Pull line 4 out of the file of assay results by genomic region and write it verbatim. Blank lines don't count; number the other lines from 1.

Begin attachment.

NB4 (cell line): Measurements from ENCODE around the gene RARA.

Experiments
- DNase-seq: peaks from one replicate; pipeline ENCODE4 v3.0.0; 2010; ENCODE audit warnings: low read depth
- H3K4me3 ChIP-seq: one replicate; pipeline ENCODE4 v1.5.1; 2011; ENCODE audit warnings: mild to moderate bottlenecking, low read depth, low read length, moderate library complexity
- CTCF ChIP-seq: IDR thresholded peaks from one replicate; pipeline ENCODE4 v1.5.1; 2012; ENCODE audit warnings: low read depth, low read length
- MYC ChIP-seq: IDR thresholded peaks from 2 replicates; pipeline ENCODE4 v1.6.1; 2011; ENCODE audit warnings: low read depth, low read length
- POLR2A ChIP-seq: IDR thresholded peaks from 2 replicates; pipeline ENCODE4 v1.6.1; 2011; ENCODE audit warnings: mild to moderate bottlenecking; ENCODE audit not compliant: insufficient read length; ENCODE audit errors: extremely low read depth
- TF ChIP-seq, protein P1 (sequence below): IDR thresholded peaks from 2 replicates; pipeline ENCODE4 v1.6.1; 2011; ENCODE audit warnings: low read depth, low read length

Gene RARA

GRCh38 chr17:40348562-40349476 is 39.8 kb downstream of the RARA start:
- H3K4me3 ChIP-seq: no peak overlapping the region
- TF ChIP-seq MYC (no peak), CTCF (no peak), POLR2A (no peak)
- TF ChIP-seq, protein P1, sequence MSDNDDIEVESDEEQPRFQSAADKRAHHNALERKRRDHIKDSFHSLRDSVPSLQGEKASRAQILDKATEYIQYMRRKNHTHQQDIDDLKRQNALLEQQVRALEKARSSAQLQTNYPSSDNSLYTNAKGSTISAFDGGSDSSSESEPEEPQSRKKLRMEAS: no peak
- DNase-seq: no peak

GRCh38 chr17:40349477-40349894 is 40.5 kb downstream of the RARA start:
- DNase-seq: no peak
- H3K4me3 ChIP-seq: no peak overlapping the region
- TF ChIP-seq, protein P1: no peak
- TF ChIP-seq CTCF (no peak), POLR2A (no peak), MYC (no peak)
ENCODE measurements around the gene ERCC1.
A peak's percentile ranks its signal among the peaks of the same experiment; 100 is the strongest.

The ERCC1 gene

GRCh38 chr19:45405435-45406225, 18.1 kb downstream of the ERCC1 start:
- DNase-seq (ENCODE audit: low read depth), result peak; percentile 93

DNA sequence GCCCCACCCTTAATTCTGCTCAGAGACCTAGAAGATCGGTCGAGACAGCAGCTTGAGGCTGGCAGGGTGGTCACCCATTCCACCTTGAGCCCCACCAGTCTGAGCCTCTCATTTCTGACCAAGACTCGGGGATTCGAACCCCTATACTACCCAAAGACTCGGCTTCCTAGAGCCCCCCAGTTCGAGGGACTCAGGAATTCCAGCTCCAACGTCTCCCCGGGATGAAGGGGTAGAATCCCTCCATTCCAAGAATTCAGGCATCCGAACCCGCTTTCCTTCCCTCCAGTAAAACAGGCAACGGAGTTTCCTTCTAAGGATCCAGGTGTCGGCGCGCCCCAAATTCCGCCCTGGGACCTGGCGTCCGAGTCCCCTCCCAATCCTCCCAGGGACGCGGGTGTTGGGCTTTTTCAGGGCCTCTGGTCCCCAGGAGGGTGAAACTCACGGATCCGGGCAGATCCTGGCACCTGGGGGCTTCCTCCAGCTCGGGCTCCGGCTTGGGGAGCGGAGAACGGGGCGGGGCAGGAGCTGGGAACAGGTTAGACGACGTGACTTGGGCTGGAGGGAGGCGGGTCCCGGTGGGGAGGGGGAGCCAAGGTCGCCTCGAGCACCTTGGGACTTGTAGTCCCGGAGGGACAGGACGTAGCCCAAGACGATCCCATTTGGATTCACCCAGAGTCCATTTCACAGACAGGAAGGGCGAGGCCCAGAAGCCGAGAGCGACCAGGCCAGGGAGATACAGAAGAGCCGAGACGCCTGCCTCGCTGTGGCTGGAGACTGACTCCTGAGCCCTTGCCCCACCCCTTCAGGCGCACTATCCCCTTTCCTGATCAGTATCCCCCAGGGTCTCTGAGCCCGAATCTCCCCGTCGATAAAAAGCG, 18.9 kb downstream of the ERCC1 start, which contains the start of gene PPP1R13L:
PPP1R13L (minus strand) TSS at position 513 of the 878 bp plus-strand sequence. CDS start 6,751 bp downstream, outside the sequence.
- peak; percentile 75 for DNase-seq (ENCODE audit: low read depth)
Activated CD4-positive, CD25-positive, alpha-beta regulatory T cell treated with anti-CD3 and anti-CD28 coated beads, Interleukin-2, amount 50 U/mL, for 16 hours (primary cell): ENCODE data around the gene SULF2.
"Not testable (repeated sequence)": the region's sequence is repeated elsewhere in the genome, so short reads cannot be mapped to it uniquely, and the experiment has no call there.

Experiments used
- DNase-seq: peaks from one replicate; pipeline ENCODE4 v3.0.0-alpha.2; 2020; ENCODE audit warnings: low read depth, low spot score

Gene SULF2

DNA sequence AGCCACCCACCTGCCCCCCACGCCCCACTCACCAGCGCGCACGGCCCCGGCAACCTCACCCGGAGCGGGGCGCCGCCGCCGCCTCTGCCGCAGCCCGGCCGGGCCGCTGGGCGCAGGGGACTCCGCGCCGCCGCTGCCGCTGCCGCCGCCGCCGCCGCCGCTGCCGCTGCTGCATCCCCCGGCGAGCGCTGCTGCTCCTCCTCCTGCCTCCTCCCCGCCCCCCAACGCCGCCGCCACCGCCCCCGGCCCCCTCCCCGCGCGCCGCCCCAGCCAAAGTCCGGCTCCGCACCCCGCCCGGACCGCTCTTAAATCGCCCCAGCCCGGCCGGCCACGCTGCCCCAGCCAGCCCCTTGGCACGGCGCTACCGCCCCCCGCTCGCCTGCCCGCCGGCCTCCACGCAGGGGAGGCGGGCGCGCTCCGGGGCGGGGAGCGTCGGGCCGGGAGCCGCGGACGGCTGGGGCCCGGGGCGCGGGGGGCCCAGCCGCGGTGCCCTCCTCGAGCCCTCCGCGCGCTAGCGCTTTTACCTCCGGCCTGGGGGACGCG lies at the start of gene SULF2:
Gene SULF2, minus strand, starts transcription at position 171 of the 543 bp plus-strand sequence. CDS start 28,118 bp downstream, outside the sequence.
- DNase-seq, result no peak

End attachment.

- H3K4me3 ChIP-seq: one replicate; pipeline ENCODE4 v1.5.1; 2011; ENCODE audit warnings: mild to moderate bottlenecking, low read depth, low read length, moderate library complexity